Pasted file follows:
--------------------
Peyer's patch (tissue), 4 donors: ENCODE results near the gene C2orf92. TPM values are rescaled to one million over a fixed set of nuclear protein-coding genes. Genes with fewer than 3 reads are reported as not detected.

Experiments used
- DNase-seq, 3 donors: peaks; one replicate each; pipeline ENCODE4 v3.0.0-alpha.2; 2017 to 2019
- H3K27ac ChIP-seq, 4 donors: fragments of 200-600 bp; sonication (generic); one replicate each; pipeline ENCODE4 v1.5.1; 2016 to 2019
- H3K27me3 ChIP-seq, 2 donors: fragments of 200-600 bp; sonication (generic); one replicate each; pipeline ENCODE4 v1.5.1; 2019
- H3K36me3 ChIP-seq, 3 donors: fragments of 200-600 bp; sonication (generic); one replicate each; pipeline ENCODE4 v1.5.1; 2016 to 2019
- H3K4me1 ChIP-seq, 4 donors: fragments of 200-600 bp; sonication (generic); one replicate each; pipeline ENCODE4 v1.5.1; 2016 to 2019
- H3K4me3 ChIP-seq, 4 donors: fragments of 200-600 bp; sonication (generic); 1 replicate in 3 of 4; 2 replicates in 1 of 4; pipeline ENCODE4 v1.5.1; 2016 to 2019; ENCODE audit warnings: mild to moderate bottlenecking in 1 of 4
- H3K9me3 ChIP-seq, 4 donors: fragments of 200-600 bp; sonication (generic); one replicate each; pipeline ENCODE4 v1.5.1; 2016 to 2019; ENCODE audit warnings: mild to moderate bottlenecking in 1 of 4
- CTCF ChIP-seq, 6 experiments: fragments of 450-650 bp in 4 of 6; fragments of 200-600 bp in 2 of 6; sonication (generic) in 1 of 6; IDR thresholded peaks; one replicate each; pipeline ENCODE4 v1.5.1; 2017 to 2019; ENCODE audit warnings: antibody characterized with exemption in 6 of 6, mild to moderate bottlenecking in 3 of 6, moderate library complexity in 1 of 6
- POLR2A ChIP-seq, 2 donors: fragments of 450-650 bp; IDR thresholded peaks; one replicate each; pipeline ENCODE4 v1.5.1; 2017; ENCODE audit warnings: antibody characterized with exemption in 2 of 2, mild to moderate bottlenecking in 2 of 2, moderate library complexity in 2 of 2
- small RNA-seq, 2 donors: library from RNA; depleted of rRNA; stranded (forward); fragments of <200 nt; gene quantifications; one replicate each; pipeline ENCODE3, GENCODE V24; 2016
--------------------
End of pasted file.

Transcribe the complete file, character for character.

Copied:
Peyer's patch (tissue), 4 donors: ENCODE results near the gene C2orf92. TPM values are rescaled to one million over a fixed set of nuclear protein-coding genes. Genes with fewer than 3 reads are reported as not detected.

Experiments used
- DNase-seq, 3 donors: peaks; one replicate each; pipeline ENCODE4 v3.0.0-alpha.2; 2017 to 2019
- H3K27ac ChIP-seq, 4 donors: fragments of 200-600 bp; sonication (generic); one replicate each; pipeline ENCODE4 v1.5.1; 2016 to 2019
- H3K27me3 ChIP-seq, 2 donors: fragments of 200-600 bp; sonication (generic); one replicate each; pipeline ENCODE4 v1.5.1; 2019
- H3K36me3 ChIP-seq, 3 donors: fragments of 200-600 bp; sonication (generic); one replicate each; pipeline ENCODE4 v1.5.1; 2016 to 2019
- H3K4me1 ChIP-seq, 4 donors: fragments of 200-600 bp; sonication (generic); one replicate each; pipeline ENCODE4 v1.5.1; 2016 to 2019
- H3K4me3 ChIP-seq, 4 donors: fragments of 200-600 bp; sonication (generic); 1 replicate in 3 of 4; 2 replicates in 1 of 4; pipeline ENCODE4 v1.5.1; 2016 to 2019; ENCODE audit warnings: mild to moderate bottlenecking in 1 of 4
- H3K9me3 ChIP-seq, 4 donors: fragments of 200-600 bp; sonication (generic); one replicate each; pipeline ENCODE4 v1.5.1; 2016 to 2019; ENCODE audit warnings: mild to moderate bottlenecking in 1 of 4
- CTCF ChIP-seq, 6 experiments: fragments of 450-650 bp in 4 of 6; fragments of 200-600 bp in 2 of 6; sonication (generic) in 1 of 6; IDR thresholded peaks; one replicate each; pipeline ENCODE4 v1.5.1; 2017 to 2019; ENCODE audit warnings: antibody characterized with exemption in 6 of 6, mild to moderate bottlenecking in 3 of 6, moderate library complexity in 1 of 6
- POLR2A ChIP-seq, 2 donors: fragments of 450-650 bp; IDR thresholded peaks; one replicate each; pipeline ENCODE4 v1.5.1; 2017; ENCODE audit warnings: antibody characterized with exemption in 2 of 2, mild to moderate bottlenecking in 2 of 2, moderate library complexity in 2 of 2
- small RNA-seq, 2 donors: library from RNA; depleted of rRNA; stranded (forward); fragments of <200 nt; gene quantifications; one replicate each; pipeline ENCODE3, GENCODE V24; 2016